Like Ernie is discussing with Bert, including interest on past due accounts is not always an easy idea to implement.

As a case in point, not too long ago our office received a claim for $85,000 for the sale of electrical supply products. In reviewing the statement of charges, each invoice was assessed interest compounded at 2.0% per month.

However, while attempting to verify the interest calculation, we were also looking to confirm if the assessment of interest had been originally included and agreed upon within the contractual documentation. Since it appeared that these items had not been clearly defined and agreed upon up front, the actual claim value to be pursued came into question.

Since the assessment of interest on past due invoices can be very beneficial, allow me to share a few important points for your consideration.

1) In almost all cases, you can only assess interest when this is clearly written into your customer application, contract, purchase order, etc. prior to commencing with the transaction. As an example, including the clause, “Accounts not paid within terms are subject to a ___% monthly late fee.” in your contractual documentation will at least give you the minimum legal right to assess interest on past due accounts. Conversely, including this interest clause for the first time on your invoice after the product has already been shipped would make it legally questionable.

2) Although I offered the example phrase, “Accounts not paid within terms are subject to a ___% monthly late fee.” please bear in mind that an interest assessment clause should be crafted in line with the nature of your transactions. I believe a rule of thumb is that as the value and complexity of the transaction increases, the terms and conditions related to the assessment of interest may also need to be more carefully crafted. This is something where your legal counsel should be requested to either review or craft directly.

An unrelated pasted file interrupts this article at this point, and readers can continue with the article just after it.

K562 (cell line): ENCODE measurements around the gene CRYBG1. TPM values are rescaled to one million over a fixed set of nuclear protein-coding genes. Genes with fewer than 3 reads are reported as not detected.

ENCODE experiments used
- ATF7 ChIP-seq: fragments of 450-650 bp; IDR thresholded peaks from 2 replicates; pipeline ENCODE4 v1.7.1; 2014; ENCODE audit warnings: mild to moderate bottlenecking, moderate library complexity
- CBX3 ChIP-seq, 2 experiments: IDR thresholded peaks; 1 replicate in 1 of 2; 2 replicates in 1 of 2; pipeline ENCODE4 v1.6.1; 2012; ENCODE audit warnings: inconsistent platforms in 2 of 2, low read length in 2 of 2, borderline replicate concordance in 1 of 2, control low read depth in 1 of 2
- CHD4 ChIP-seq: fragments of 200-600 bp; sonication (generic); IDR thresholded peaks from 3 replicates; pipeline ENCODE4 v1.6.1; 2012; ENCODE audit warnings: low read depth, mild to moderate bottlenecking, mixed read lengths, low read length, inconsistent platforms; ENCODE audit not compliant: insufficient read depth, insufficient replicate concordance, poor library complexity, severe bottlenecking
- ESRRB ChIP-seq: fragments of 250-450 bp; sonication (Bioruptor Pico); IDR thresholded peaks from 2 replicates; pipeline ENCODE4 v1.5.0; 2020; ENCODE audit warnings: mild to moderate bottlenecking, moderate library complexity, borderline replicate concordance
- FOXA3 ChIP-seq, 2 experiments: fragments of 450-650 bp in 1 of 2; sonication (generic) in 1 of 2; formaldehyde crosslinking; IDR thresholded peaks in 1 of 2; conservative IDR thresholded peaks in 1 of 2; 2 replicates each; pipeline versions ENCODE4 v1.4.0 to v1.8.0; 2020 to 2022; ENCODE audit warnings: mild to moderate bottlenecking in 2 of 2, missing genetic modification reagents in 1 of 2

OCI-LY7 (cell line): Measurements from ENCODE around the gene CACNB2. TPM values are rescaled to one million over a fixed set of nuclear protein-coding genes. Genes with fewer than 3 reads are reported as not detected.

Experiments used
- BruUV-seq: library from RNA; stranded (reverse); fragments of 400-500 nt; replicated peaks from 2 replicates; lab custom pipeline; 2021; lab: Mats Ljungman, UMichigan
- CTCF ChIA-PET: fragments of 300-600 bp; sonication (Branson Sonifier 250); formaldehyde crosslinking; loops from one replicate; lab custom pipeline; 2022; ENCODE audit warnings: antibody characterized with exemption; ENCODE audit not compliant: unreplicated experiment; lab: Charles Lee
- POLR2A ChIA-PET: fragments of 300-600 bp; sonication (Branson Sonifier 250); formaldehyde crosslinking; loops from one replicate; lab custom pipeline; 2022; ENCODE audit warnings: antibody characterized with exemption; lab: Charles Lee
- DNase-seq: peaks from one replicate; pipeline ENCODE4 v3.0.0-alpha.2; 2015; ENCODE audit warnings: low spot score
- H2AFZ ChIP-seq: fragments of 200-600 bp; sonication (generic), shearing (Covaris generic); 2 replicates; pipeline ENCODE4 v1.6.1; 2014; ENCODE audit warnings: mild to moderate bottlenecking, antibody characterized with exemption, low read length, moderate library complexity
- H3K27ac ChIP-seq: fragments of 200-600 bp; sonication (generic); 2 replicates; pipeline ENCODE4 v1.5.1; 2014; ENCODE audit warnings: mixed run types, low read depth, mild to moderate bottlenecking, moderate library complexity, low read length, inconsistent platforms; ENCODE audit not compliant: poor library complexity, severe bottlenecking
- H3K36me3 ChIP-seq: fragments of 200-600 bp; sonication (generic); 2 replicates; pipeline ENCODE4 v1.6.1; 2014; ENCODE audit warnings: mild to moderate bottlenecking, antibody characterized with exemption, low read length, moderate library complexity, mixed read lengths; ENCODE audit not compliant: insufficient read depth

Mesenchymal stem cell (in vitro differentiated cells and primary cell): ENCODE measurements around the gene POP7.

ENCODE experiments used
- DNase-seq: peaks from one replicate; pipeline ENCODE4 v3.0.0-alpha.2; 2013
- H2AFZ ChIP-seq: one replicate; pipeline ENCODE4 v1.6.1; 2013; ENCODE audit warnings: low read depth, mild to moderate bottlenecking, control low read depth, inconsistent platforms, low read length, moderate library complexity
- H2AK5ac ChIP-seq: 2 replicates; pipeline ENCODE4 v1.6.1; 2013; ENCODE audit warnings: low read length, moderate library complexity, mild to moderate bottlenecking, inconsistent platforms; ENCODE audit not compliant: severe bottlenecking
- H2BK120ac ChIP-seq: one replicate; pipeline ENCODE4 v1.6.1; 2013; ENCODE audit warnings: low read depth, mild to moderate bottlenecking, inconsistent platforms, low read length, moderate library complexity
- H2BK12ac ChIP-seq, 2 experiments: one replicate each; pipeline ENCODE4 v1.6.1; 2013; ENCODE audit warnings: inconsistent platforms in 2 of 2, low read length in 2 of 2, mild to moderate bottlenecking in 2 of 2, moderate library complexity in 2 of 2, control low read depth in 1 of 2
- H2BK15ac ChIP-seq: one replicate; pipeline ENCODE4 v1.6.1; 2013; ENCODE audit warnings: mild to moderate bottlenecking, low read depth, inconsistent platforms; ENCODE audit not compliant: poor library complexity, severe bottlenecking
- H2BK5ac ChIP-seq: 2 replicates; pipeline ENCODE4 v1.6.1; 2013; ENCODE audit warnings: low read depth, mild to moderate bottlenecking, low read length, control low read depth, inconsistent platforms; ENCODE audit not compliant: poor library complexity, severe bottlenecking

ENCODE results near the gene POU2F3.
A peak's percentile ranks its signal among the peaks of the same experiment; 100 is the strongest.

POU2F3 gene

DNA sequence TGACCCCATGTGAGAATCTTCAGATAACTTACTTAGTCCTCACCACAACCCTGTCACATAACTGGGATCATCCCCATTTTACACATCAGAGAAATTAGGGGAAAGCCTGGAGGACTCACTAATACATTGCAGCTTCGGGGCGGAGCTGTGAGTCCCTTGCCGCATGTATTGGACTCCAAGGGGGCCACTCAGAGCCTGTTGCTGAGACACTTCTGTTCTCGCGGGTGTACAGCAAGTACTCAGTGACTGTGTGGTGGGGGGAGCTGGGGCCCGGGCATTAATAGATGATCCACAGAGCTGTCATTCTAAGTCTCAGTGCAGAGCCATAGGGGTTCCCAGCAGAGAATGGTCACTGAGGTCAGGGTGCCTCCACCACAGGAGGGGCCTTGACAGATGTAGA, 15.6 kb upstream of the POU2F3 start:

3) Broadly speaking, most applications include an interest rate being charged between 1.0 – 1.5% per month in the US. Some states restrict the amount of interest but you’re most likely safe if it’s capped at a rate of less than 18% per year. There are a couple of reasons for keeping a cap on interest rates.

  • Rates that become excessive can be construed as usury and this could possibly result in a violation of local and/or federal usury laws.
  • Charging a high interest rate can give an uncomfortable impression to the customer and possibly the business community.

4) Select billing software with built-in templates for charging interest. Although the software may have several interest rate calculation options, I would like to suggest that you randomly test the calculation performed on several invoices so that you have confidence it’s being calculated correctly.

5) From a collection perspective, assessment of interest provides three important benefits:

  • It can often act as an incentive to a customer to avoid being late.
  • In the event of a dispute, having interest as part of the total claim value allows more room to negotiate a discount or settlement.
  • Should the account be submitted for collection, being able to pursue both principle and interest helps to defray collection, and if necessary, suit costs.

Of course not assessing interest is also an option. Depending on the customer relationship, credit worthiness, current and future sales, the competition, and other factors, not including interest is a very important part of the credit and sales decision-making process.

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This article has been edited by Steven Gan.


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